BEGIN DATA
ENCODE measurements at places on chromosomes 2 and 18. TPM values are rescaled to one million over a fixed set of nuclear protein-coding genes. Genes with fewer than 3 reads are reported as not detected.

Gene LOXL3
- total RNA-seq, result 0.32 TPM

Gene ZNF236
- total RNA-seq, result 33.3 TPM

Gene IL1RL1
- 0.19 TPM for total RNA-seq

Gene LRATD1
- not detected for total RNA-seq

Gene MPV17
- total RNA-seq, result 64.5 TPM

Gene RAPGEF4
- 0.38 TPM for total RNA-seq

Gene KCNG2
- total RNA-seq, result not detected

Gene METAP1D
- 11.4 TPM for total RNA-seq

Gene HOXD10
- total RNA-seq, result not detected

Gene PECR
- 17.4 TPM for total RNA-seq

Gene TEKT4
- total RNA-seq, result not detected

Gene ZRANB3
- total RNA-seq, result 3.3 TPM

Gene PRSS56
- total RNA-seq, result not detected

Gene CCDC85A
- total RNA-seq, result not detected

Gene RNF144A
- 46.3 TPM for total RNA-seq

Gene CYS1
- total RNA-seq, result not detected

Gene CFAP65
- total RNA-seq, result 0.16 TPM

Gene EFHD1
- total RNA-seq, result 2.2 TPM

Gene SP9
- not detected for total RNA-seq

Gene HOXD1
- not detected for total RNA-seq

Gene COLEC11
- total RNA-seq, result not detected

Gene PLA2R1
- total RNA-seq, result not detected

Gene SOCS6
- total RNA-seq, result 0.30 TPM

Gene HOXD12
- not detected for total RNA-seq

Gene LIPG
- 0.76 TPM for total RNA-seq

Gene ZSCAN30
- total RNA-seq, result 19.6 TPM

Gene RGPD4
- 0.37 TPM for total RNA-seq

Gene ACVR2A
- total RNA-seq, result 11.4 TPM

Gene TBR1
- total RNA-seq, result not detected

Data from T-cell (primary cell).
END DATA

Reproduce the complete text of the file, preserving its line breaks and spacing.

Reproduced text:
ENCODE measurements at places on chromosomes 2 and 18. TPM values are rescaled to one million over a fixed set of nuclear protein-coding genes. Genes with fewer than 3 reads are reported as not detected.

Gene LOXL3
- total RNA-seq, result 0.32 TPM

Gene ZNF236
- total RNA-seq, result 33.3 TPM

Gene IL1RL1
- 0.19 TPM for total RNA-seq

Gene LRATD1
- not detected for total RNA-seq

Gene MPV17
- total RNA-seq, result 64.5 TPM

Gene RAPGEF4
- 0.38 TPM for total RNA-seq

Gene KCNG2
- total RNA-seq, result not detected

Gene METAP1D
- 11.4 TPM for total RNA-seq

Gene HOXD10
- total RNA-seq, result not detected

Gene PECR
- 17.4 TPM for total RNA-seq

Gene TEKT4
- total RNA-seq, result not detected

Gene ZRANB3
- total RNA-seq, result 3.3 TPM

Gene PRSS56
- total RNA-seq, result not detected

Gene CCDC85A
- total RNA-seq, result not detected

Gene RNF144A
- 46.3 TPM for total RNA-seq

Gene CYS1
- total RNA-seq, result not detected

Gene CFAP65
- total RNA-seq, result 0.16 TPM

Gene EFHD1
- total RNA-seq, result 2.2 TPM

Gene SP9
- not detected for total RNA-seq

Gene HOXD1
- not detected for total RNA-seq

Gene COLEC11
- total RNA-seq, result not detected

Gene PLA2R1
- total RNA-seq, result not detected

Gene SOCS6
- total RNA-seq, result 0.30 TPM

Gene HOXD12
- not detected for total RNA-seq

Gene LIPG
- 0.76 TPM for total RNA-seq

Gene ZSCAN30
- total RNA-seq, result 19.6 TPM

Gene RGPD4
- 0.37 TPM for total RNA-seq

Gene ACVR2A
- total RNA-seq, result 11.4 TPM

Gene TBR1
- total RNA-seq, result not detected

Data from T-cell (primary cell).